|Canal Front Dry Good Store - Metamora, Indiana|
Canal Front Dry Good Store
Indiana Division of Tourism and the Metamora Shop Keepers 1976
Main Street near Banes Street, Metamora, Indiana (#72 on Metamora Map)
Two story frame of Federal Style built by Jonathan Banes in 1848. First known as the firm of Jenks, Banes and Calvin Jones. Harry and Alvin Blacklidge 1852-57. Mahlon and Milton Gordon 1857-62. Wm. N. Gordon started banking business in west half 1910. Later relocated across the canal, east half was Caroline Gordon’s Candle Shop. Back addition was an old icehouse, upstairs was community hall for dancing, roller skating and yearly traveling medicine show.
|Franklin County Historical Marker|
Brief History by the Author
Cutting the Ice
The icehouse was a common structure in the Eighteenth and early Nineteenth Century in the days before artificial refrigeration became common. During the winter months, farmers and icemen would cut ice from local ponds and lakes after the ice had gotten about a foot thick. Because snow cover will slow the freezing process, many times the workers would remove any snow cover from the pond so the ice would freeze faster. First, they would use a handsaw to cut the ice into long strips. Then they would cut the strips into blocks; lift the blocks from the water using a special tool called an ice tongs. After cutting, they would load the ice blocks on horse drawn wagons and transport the ice blocks to the icehouse. A team of men could cut and transport several tons of ice a day.
Storage and Use
Upon arrival at the icehouse, the men would load the ice into the icehouse. The icehouse was insulated with sawdust or straw to help maintain the freezing temperatures needed by the stored ice. They loaded it in layers, packing either sawdust or straw between the blocks and layers, until the icehouse was full. Properly packed ice would stay frozen until the following winter. During the summer, the iceman would load blocks of ice onto a horse drawn wagon and deliver ice to homes that had iceboxes. Children often followed the ice wagons, picking up fallen chips of ice for a cold, summer treat. Most homes had iceboxes for storing milk, butter, cream and other food items that needed refrigeration. The icebox was usually constructed from wood. The walls, back and doors were hollow, lined with zinc or some other non-corrosive material and insulated with sawdust, cork or seaweed. The ice compartment was in the top, which allowed the cooled air to circulate down into the food storage compartments below. Many of the iceboxes had drainage taps to drain the melted water from the ice compartment, a daily chore.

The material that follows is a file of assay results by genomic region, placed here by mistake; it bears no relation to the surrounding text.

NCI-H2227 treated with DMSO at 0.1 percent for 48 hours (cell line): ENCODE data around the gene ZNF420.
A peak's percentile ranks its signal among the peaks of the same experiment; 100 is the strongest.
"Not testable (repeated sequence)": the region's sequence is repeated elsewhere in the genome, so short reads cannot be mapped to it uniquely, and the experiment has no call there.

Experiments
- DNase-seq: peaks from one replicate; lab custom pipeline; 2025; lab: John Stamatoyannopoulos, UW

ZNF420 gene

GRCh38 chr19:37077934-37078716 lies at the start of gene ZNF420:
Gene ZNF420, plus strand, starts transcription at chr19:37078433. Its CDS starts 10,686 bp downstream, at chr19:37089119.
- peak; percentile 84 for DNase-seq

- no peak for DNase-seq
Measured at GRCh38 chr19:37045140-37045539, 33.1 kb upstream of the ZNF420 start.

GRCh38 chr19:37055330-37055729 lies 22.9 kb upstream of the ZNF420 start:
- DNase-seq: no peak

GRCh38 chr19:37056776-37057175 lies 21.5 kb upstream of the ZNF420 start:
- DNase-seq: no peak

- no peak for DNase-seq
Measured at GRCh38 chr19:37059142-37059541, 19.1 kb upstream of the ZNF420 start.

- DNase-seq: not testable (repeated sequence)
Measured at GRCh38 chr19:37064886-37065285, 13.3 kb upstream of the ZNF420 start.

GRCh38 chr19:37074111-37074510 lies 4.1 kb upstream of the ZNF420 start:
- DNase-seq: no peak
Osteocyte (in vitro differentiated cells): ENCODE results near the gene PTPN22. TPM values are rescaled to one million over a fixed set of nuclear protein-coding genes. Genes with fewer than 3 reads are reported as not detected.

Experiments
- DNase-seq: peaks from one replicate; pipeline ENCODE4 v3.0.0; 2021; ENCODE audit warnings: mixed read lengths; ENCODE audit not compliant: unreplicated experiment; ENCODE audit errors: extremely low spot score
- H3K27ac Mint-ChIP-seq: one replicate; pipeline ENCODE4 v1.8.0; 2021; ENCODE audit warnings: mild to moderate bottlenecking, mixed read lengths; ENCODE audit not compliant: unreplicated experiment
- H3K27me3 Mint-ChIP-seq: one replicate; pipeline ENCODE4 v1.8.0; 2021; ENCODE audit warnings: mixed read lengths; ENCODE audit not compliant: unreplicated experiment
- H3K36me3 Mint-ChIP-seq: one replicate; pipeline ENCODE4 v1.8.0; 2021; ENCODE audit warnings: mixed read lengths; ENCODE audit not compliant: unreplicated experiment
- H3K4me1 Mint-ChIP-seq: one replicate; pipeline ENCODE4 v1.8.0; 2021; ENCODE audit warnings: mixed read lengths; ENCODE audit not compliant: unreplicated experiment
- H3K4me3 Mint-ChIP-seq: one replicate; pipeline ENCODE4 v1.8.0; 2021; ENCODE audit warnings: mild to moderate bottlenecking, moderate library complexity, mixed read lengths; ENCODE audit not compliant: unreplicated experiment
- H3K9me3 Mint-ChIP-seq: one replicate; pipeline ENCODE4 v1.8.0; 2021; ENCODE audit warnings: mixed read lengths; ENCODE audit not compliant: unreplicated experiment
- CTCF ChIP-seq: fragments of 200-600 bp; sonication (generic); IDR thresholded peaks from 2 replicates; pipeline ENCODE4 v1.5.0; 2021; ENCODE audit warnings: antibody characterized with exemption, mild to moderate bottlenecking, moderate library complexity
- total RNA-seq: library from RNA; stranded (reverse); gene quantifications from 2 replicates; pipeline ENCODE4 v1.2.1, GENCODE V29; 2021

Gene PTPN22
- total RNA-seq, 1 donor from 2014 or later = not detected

|Driving the Canals and Rivers Auto Trail|
During the summer months, the frozen ice provided an additional treat. On holidays like Decoration Day (Memorial Day), Fourth of July and Labor Day strong armed men would take chips of ice to make ice cream in an ice cream maker. The ice cream maker consisted of a wooden bucket that had a metal tub inside. They filled the metal tub with their ice cream mix and inserted a metal paddle into the mix. After placing a lid on the tub, they placed it inside the wooden bucket. The ice cream maker had a specially made gear mechanism that allowed someone to turn a crank that spun the tub inside the bucket. The paddle inside the tub would also turn; mixing the ice cream as it froze, keeping it from becoming a frozen, solid mass. They placed ice chips in the area between the tub and bucket and sprinkled salt over the ice chips. Men would then spend an afternoon taking turns turning the crank, spinning the tub inside the ice/salt mix. A hole in the side of the bucket allowed cold water to escape as the ice melted. Occasionally the ice would have to be replenished and more salt added. The spinning tub in the ice/salt mix slowly froze the sweet concoction inside the tub, which turned harder and harder as the ice cream froze. At length, the ice cream was ready for the waiting crowd to sate their appetite for the rare summer treat.